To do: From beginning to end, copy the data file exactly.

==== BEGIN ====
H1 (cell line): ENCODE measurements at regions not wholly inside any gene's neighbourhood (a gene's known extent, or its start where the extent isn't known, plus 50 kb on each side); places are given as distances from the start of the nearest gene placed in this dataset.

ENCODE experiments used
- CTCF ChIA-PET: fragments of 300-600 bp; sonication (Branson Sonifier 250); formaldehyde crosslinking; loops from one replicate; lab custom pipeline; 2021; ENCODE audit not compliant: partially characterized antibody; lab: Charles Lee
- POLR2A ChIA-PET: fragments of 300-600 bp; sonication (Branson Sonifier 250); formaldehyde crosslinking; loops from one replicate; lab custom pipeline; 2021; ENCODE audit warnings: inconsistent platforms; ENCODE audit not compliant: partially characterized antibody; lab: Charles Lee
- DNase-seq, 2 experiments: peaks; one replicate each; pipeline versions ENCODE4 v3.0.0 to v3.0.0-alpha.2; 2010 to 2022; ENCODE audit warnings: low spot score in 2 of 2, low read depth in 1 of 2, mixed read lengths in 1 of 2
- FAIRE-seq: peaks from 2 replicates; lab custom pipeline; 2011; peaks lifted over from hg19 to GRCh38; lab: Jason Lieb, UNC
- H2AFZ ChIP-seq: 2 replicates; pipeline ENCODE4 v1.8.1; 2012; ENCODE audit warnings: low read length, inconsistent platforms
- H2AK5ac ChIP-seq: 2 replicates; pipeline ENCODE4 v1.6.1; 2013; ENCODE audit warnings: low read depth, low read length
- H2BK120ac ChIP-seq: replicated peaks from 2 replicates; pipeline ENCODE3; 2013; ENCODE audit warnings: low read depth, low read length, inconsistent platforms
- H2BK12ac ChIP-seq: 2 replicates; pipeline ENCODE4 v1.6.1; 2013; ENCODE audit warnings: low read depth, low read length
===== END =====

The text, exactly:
H1 (cell line): ENCODE measurements at regions not wholly inside any gene's neighbourhood (a gene's known extent, or its start where the extent isn't known, plus 50 kb on each side); places are given as distances from the start of the nearest gene placed in this dataset.

ENCODE experiments used
- CTCF ChIA-PET: fragments of 300-600 bp; sonication (Branson Sonifier 250); formaldehyde crosslinking; loops from one replicate; lab custom pipeline; 2021; ENCODE audit not compliant: partially characterized antibody; lab: Charles Lee
- POLR2A ChIA-PET: fragments of 300-600 bp; sonication (Branson Sonifier 250); formaldehyde crosslinking; loops from one replicate; lab custom pipeline; 2021; ENCODE audit warnings: inconsistent platforms; ENCODE audit not compliant: partially characterized antibody; lab: Charles Lee
- DNase-seq, 2 experiments: peaks; one replicate each; pipeline versions ENCODE4 v3.0.0 to v3.0.0-alpha.2; 2010 to 2022; ENCODE audit warnings: low spot score in 2 of 2, low read depth in 1 of 2, mixed read lengths in 1 of 2
- FAIRE-seq: peaks from 2 replicates; lab custom pipeline; 2011; peaks lifted over from hg19 to GRCh38; lab: Jason Lieb, UNC
- H2AFZ ChIP-seq: 2 replicates; pipeline ENCODE4 v1.8.1; 2012; ENCODE audit warnings: low read length, inconsistent platforms
- H2AK5ac ChIP-seq: 2 replicates; pipeline ENCODE4 v1.6.1; 2013; ENCODE audit warnings: low read depth, low read length
- H2BK120ac ChIP-seq: replicated peaks from 2 replicates; pipeline ENCODE3; 2013; ENCODE audit warnings: low read depth, low read length, inconsistent platforms
- H2BK12ac ChIP-seq: 2 replicates; pipeline ENCODE4 v1.6.1; 2013; ENCODE audit warnings: low read depth, low read length